Once again, the See/Hear/Feel Film program is running at the Amherst Cinema. This program exposes children to the arts and encourages them to be creative.
Each third grade class that comes to the cinema is given popcorn to eat (the
children love that) while they watch two short animated films. The first film provides encouragement to the youngsters because it is made by an eleven year old student. The animation is
not what one would normally consider to be "good", yet it is being
celebrated and hopefully inspires in the children the idea that they too could
make a film. The Second film is called (in English) "To Trick the
Eye" and is full of tricks that the children are encouraged to discover; this promotes critical thinking and creativity.
After each film Jake, the program director at the Amherst Cinema, questions the children about the film and the children enthusiastically respond. Then the children are broken into small groups that are led by local volunteers. In these groups the children create a short poem and story together. The poem allows for creative free association as it is made by one child saying a word, then the next child saying a word off of that. Unlike the poem, the story is a bit more structured and the concept is a little harder for the children to get. Each group is given a topic. One child comes up with the first sentence, then another with the second, and so on until the last child creates the last sentence. The challenge is getting the story to be told sequentially. This is due to some combination of the volunteer not conveying the idea well and the children's attention span. Another challenge is that the children are being taught in school to take standardized tests. Teaching to standardized tests may not foster the types of skills needed to collectively create a story in a sequential manner. There is also a lack of time for these for these types of activities.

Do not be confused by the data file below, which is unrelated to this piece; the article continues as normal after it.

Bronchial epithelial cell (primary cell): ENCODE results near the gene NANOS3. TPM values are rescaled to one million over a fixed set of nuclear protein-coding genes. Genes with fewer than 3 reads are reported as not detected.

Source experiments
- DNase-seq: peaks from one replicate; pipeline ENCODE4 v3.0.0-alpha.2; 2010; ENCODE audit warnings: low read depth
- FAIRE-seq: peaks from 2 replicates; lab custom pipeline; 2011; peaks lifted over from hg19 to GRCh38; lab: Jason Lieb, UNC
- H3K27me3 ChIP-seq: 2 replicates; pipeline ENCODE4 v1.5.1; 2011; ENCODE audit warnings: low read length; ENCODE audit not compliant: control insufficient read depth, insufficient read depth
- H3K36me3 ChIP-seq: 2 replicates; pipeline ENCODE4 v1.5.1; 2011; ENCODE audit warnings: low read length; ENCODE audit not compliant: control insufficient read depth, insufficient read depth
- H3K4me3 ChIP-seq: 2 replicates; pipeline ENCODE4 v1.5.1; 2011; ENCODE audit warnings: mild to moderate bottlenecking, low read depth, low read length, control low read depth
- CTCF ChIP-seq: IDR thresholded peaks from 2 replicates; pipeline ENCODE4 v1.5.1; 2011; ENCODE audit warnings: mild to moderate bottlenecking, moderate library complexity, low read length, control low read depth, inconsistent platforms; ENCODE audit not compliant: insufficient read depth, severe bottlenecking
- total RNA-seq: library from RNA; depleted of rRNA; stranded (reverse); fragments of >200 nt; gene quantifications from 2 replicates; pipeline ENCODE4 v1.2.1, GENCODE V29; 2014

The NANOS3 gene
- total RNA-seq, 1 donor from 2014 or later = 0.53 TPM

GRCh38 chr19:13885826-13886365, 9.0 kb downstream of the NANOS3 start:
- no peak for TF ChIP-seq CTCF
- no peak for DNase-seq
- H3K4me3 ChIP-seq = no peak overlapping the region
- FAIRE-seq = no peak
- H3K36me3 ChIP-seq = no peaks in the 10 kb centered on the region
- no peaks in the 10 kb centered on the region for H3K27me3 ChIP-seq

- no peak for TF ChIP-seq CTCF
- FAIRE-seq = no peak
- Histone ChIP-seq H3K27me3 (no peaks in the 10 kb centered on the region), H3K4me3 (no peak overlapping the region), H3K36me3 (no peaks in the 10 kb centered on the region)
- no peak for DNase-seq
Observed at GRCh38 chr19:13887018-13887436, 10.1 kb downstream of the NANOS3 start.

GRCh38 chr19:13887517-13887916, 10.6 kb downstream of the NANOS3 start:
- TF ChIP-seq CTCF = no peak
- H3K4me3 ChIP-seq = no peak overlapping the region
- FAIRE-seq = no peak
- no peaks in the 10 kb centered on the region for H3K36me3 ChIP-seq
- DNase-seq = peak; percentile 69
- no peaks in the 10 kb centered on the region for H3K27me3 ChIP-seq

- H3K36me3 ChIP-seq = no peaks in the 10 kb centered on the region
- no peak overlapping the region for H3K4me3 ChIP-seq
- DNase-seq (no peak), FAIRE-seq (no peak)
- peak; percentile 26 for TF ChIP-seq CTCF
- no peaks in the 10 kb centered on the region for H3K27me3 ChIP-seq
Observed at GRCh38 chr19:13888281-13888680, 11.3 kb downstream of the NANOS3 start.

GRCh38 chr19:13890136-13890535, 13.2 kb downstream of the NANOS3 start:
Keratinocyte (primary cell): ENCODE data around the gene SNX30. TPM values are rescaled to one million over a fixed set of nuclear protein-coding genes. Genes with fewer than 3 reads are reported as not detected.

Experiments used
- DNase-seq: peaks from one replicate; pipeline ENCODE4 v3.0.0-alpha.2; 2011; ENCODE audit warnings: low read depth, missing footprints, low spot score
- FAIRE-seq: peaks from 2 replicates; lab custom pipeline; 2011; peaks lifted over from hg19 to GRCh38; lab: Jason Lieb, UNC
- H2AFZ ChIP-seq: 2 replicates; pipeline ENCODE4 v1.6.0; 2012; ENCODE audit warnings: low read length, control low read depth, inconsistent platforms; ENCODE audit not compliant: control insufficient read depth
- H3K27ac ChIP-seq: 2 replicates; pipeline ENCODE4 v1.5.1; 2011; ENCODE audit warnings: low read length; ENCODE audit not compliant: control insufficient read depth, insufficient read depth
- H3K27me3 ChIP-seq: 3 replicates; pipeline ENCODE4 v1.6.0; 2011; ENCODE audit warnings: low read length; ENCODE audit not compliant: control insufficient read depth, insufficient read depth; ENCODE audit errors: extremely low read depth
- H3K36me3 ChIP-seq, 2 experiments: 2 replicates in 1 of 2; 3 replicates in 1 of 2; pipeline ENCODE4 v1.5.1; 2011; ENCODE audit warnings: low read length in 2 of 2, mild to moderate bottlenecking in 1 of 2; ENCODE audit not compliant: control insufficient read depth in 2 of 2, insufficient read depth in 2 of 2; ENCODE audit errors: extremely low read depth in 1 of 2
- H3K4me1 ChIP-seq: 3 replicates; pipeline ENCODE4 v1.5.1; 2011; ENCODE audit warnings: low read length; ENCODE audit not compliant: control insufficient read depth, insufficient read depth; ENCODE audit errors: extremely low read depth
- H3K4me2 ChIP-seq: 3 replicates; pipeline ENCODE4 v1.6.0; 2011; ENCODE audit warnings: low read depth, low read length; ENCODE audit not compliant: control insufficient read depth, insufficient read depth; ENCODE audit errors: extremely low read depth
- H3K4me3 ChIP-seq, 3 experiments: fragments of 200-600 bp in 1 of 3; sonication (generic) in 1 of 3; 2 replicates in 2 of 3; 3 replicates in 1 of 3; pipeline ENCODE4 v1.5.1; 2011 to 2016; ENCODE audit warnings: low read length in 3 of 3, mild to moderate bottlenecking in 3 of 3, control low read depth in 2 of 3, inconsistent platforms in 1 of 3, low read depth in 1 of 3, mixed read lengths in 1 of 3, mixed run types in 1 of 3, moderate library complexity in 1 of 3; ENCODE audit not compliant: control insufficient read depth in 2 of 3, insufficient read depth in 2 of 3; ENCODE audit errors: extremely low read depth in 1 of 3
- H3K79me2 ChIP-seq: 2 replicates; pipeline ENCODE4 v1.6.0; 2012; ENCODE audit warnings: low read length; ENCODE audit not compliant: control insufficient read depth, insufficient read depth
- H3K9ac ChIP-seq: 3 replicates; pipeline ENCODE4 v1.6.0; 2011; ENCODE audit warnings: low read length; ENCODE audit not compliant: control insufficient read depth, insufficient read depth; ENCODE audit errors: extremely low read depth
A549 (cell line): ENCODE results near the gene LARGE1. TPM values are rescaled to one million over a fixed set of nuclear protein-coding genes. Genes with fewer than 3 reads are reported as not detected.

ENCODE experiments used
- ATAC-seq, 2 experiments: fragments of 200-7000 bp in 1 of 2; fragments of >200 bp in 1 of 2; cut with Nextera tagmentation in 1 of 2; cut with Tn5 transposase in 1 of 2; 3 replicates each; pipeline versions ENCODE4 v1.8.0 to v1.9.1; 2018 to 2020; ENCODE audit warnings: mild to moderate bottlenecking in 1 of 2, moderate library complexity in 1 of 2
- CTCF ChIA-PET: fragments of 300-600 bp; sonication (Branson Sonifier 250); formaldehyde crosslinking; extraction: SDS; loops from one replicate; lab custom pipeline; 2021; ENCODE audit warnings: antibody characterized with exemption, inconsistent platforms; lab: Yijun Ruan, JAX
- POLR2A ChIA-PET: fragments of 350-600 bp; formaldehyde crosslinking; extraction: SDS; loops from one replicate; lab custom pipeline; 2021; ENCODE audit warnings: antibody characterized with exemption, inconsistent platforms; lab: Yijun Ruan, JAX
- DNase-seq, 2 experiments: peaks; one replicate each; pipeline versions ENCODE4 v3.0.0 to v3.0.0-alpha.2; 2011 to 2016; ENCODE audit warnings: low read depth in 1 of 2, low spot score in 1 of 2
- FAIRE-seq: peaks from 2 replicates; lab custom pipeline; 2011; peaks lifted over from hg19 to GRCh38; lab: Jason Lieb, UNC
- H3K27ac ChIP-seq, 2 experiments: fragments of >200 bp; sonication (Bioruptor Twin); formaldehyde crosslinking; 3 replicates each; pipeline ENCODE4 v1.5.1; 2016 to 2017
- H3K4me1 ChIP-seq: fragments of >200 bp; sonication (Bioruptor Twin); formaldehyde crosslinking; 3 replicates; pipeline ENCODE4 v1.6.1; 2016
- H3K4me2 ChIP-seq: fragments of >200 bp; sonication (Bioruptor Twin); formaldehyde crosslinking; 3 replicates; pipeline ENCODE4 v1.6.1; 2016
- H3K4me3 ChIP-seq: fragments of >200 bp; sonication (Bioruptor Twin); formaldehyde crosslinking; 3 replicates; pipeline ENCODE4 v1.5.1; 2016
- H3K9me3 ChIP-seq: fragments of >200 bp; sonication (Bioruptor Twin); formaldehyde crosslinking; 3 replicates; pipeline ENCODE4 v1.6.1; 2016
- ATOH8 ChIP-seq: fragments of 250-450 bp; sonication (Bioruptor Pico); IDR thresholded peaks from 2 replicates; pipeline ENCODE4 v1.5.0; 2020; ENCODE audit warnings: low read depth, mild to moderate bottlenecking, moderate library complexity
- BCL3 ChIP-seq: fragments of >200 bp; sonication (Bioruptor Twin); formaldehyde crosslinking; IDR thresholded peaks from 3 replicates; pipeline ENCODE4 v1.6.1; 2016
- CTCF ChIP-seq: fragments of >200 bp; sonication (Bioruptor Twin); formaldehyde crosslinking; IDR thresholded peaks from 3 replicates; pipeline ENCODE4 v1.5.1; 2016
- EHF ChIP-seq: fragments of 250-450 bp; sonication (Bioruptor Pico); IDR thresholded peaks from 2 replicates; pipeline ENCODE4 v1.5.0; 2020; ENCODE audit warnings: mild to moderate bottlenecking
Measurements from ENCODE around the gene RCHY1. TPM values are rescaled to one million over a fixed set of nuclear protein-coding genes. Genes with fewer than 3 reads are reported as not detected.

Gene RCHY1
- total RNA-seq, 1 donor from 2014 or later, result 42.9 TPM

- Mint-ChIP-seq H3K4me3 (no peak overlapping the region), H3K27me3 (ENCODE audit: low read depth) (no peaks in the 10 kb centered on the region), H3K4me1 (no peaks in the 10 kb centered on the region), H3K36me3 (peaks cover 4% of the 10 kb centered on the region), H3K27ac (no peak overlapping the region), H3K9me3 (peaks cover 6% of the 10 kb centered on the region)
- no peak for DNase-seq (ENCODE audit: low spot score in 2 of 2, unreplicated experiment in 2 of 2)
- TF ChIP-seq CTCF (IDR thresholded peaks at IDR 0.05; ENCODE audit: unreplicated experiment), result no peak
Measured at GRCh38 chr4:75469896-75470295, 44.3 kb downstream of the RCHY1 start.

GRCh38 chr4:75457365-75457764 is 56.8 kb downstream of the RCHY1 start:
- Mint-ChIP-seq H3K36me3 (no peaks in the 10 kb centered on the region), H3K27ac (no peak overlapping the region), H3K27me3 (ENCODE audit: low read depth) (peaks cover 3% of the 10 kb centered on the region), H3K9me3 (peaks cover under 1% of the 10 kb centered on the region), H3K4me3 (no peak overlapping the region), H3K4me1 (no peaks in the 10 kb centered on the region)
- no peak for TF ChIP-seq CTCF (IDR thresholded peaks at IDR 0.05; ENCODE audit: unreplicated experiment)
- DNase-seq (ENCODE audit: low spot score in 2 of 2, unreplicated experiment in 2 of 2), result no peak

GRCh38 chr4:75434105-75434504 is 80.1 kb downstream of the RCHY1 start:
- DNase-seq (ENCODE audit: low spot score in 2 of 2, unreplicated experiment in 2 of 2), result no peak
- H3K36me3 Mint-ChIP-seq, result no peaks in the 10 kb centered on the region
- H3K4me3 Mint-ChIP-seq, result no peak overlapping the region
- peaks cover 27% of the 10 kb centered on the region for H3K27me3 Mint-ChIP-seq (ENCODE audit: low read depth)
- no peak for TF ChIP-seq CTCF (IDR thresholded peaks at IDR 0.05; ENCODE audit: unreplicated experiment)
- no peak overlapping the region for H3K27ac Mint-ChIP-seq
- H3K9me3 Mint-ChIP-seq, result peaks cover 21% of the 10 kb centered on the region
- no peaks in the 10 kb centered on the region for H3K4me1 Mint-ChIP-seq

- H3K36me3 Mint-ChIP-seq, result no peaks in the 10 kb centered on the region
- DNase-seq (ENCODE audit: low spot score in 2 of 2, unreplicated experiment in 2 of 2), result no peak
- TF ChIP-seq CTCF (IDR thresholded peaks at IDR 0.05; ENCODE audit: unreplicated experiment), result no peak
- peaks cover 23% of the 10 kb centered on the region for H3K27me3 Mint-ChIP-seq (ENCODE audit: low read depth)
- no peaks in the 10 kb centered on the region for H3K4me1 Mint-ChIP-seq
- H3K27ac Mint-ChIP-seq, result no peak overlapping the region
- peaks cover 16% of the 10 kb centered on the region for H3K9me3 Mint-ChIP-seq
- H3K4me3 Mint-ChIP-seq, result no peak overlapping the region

This is by no means a complete list of definitive reasons for the general inability of the children to create a story in a group setting. However, I believe it does highlight that there is something wrong with the current educational system. I say this because my observation has been that the children who have less trouble with the story come from the better funded schools. Programs such as See/Hear/Feel Film are essential for leveling the playing field for youth who have little exposure to this type of learning.
Jean Baker '14
Amherst Cinema/See/Hear/Feel Film